In the world today, Nicotine is one of the most frequently used addictive drugs. The impact it has on society is like no other. It is one of more than 4,000 chemicals found in the smoke of tobacco products such as cigarettes, cigars, and pipes. This addictive drug is the primary component in tobacco that acts on the brain.
Tobacco can be found two ways, it can be dried brown leaves of various sizes or it can be a grown form of tobacco. When extracted from the leaves, nicotine is colorless, but quickly turns brown when exposed to air. It then becomes a poisonous, pale yellow, oily liquid with a pungent odor and acrid taste. The amount of nicotine contained in tobacco leaves ranges from 2% to 7%.
There are four ways in which you can use tobacco. They are cigarette smoke, dry or wet snuff, and chewing tobacco. The cigarette smoke is inhaled through the mouth. Most cigarettes in the US contain 10 milligrams or more of the nicotine. Since most of the nicotine is destroyed by the heat of burning the actual concentration of nicotine in smoke is low. So, when inhaling the smoke you actually only take in 1 to 2 mg of nicotine per cigarette. Nicotine is absorbed through the skin, lining of the mouth and nose, or by inhalation in the lungs. Depending on how the tobacco is taken, nicotine can reach peak levels in the bloodstream and brain rapidly. Cigarette smoking, for example, results in quick distribution of nicotine throughout the body, reaching the brain within 10 seconds. Cigar and pipe smokers on the other hand, do not inhale the smoke so the nicotine is absorbed more slowly through the mouth. When using the wet snuff it would be held either between your lips or between your gums and cheek. The dried snuff is snorted up the nose and the chewing tobacco is chewed.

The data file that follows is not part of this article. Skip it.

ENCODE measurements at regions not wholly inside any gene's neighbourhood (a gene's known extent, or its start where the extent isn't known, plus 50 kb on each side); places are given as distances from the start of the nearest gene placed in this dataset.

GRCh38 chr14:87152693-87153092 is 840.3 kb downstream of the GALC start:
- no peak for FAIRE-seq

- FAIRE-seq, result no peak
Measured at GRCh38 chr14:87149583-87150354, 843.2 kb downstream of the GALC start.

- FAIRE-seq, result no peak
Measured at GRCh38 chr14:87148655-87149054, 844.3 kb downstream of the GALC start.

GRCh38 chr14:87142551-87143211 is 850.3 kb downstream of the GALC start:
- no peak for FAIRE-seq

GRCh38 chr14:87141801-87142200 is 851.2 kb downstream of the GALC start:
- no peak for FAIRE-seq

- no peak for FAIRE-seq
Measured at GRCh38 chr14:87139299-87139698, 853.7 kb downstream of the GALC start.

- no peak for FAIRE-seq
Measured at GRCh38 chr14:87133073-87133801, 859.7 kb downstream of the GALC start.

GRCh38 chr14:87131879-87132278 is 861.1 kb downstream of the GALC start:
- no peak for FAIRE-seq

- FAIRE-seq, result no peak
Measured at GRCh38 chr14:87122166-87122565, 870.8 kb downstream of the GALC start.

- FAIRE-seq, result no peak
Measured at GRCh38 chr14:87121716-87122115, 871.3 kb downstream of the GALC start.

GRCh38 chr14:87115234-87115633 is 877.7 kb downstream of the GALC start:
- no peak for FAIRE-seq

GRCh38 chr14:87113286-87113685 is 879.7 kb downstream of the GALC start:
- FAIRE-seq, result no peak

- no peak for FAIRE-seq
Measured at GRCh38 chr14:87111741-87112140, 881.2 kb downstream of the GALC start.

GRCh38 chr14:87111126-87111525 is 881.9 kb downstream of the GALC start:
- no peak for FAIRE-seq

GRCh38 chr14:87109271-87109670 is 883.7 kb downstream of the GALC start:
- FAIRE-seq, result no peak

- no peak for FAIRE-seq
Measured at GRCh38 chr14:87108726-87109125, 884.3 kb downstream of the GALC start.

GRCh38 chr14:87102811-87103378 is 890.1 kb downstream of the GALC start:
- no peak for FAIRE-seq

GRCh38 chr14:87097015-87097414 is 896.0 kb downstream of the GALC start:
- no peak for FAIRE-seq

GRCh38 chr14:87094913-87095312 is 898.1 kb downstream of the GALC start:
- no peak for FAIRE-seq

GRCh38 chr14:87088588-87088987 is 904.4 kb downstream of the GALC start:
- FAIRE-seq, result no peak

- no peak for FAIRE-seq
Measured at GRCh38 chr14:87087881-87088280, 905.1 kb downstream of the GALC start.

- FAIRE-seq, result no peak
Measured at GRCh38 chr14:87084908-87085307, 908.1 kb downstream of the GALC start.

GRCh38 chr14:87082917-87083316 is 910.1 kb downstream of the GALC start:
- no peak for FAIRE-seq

Nicotine has many various effects on the body. In small doses nicotine can serves as a stimulant, entering the bloodstream and promoting the flow of adrenaline, a stimulating hormone. It also raises the...
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